For many years archery camps has been divided into two camps. One half favour fixed blade broadheads and the other mechanical. One would think that the older hunters would be in the fix blade camp, the younger in the mechanical but this is not the case. One thing all archers can agree on is that broadheads must be sharp, balanced and well-tuned.
All broadheads have a ferrule which is the main body of the head, a point and either an insert or threaded portion to attach the head to the arrow.
The difference between a fixed blade and mechanical head is determined by how the blades of the head are attached to the ferrule.
Fixed blade heads are machined either as one solid piece or have replaceable blades that are fixed to the ferrule.
Mechanical heads have blades that move on impact, that swing open and pivot through the ferrule.
Cutting diameter refers to the circular area from the most outward points of the cutting blades of the head. A larger cutting diameter greatly increase the opportunity for more devastating damage causing greater blood lose and blood trails. But with larger diameter comes the chance that wind may steer the arrow off target affecting accuracy. Smaller cutting diameters offer less cutting surface but greater accuracy and better penetration. Things to consider when choosing broadheads are the anatomy of the game animal you are pursuing. Is the animal a small body? Does the animal have tough skeletal structure protecting its vital organs? Will a larger diameter head increase or decrease your chances of penetrating and damaging those vital organs?
Penetration of the arrow through the target is another item to consider. The arrow must pass through the target leaving a wound that will allow a greater blood trail. This brings us to arrow head weight. Whether you choose a fixed blade or mechanical head, you must choose the right weight. Broadheads come in a range of weights from 85 grains to 140 and some heavier.
A great starting point is to select a head weight that matches your regular field point weight that your regularly target shoot with. You have your arrows already matched and tuned for maximum performance already at that weight. Do not fall victim to the thoughts that bigger and heavier are better; choosing a head too big and heavy can cause poor performance.
Accuracy of your arrow is the most important item to consider. If your arrow cannot consistently hit the target you are aim for, you’re not going to be successful.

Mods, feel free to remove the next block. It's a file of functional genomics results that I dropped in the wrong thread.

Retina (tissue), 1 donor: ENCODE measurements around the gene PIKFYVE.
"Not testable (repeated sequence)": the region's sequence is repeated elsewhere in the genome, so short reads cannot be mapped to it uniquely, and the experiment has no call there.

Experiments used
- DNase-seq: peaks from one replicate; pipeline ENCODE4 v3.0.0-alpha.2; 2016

- no moving parts, rubber bands or collars
- removable or replaceable blades
- more suitable for lower poundage draw weights
- very good penetration to kinetic energy transfer (no energy loss on impact)
- Smaller cutting diameters ( 1 ¼ inch is about the biggest)
- Flight patterns in wind can cause drifting
- most of the time they shoot exactly the same as your field points
- significantly larger cutting diameters (up to 3 inches)
- need an O-ring or rubber band to hold the blades closed until time to deploy
- possible the blades may open early
- possible the blades open late or not at all
- poor penetration due to kinetic energy loss needed to open the blades at impact
- weaker blades due to being thinner and not ridged
This brings us to a sub category of hunting heads, not always sharp or large but designed for special species. The “Small Game” hunting arrow tips come in different shapes and sizes. Most are designed with the idea of blunt force impact doing the dispatching of the game. The simplest of these are sometimes just added between the arrow shaft and field point like Bateman Adders.
Some heads are a bit more involved with springs and wires designed to grab and tear along with transferring blunt force from the arrow like the Zwickey Judo Unloseable. I prefer the one piece style heads like the G5 Small Game Head. They offer a 1“ grabbing diameter, are stainless steel that can easily be sharpened with a round file.
For the bird hunters out there, the archery pros have you covered as well. With the Snaro Bird heads, it is possible to take pheasants, ducks, grouse and small mammals. These heads have a blunt center with four wire loops in the form of a clover. These heads are heavy though, weighing in at 200-300 grains and a very large diameter of up to 6“. These heads fly much slower and are not effective at long ranges, but are fun for an afternoon of some different hunting. Key points to remember when setting up broadheads no matter what style you choose are to make sure they are sharp and practice, practice and wait for it …….. PRACTICE!
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